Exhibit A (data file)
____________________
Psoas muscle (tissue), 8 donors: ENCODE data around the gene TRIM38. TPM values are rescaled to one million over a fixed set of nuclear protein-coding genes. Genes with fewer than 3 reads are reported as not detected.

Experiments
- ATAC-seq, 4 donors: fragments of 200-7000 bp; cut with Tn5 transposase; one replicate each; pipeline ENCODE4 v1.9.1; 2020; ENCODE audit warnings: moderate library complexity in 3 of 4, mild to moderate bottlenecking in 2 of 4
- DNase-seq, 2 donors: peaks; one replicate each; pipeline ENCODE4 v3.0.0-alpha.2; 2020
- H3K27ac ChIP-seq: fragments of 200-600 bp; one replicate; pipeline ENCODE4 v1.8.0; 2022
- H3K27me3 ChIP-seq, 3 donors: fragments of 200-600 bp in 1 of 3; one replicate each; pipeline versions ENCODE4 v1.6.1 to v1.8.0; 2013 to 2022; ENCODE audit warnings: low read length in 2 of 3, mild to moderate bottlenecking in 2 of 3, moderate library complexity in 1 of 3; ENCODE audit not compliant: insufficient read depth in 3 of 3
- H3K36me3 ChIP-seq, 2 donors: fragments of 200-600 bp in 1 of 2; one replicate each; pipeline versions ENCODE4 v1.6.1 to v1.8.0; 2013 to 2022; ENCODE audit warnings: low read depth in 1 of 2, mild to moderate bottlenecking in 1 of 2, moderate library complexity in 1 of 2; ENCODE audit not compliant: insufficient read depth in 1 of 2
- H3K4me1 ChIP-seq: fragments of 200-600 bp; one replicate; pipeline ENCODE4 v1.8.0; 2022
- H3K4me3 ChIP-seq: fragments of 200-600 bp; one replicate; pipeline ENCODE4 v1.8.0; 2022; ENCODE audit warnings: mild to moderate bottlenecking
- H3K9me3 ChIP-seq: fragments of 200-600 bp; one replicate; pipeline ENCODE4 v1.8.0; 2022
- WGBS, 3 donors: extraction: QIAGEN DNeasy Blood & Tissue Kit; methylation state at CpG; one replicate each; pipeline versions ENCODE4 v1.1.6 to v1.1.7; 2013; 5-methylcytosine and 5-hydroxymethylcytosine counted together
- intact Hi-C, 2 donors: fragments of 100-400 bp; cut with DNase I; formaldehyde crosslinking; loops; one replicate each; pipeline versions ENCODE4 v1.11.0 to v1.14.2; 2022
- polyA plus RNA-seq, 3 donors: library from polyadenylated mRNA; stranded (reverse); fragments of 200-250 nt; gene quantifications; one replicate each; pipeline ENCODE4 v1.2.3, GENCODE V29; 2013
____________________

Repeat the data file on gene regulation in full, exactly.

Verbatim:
Psoas muscle (tissue), 8 donors: ENCODE data around the gene TRIM38. TPM values are rescaled to one million over a fixed set of nuclear protein-coding genes. Genes with fewer than 3 reads are reported as not detected.

Experiments
- ATAC-seq, 4 donors: fragments of 200-7000 bp; cut with Tn5 transposase; one replicate each; pipeline ENCODE4 v1.9.1; 2020; ENCODE audit warnings: moderate library complexity in 3 of 4, mild to moderate bottlenecking in 2 of 4
- DNase-seq, 2 donors: peaks; one replicate each; pipeline ENCODE4 v3.0.0-alpha.2; 2020
- H3K27ac ChIP-seq: fragments of 200-600 bp; one replicate; pipeline ENCODE4 v1.8.0; 2022
- H3K27me3 ChIP-seq, 3 donors: fragments of 200-600 bp in 1 of 3; one replicate each; pipeline versions ENCODE4 v1.6.1 to v1.8.0; 2013 to 2022; ENCODE audit warnings: low read length in 2 of 3, mild to moderate bottlenecking in 2 of 3, moderate library complexity in 1 of 3; ENCODE audit not compliant: insufficient read depth in 3 of 3
- H3K36me3 ChIP-seq, 2 donors: fragments of 200-600 bp in 1 of 2; one replicate each; pipeline versions ENCODE4 v1.6.1 to v1.8.0; 2013 to 2022; ENCODE audit warnings: low read depth in 1 of 2, mild to moderate bottlenecking in 1 of 2, moderate library complexity in 1 of 2; ENCODE audit not compliant: insufficient read depth in 1 of 2
- H3K4me1 ChIP-seq: fragments of 200-600 bp; one replicate; pipeline ENCODE4 v1.8.0; 2022
- H3K4me3 ChIP-seq: fragments of 200-600 bp; one replicate; pipeline ENCODE4 v1.8.0; 2022; ENCODE audit warnings: mild to moderate bottlenecking
- H3K9me3 ChIP-seq: fragments of 200-600 bp; one replicate; pipeline ENCODE4 v1.8.0; 2022
- WGBS, 3 donors: extraction: QIAGEN DNeasy Blood & Tissue Kit; methylation state at CpG; one replicate each; pipeline versions ENCODE4 v1.1.6 to v1.1.7; 2013; 5-methylcytosine and 5-hydroxymethylcytosine counted together
- intact Hi-C, 2 donors: fragments of 100-400 bp; cut with DNase I; formaldehyde crosslinking; loops; one replicate each; pipeline versions ENCODE4 v1.11.0 to v1.14.2; 2022
- polyA plus RNA-seq, 3 donors: library from polyadenylated mRNA; stranded (reverse); fragments of 200-250 nt; gene quantifications; one replicate each; pipeline ENCODE4 v1.2.3, GENCODE V29; 2013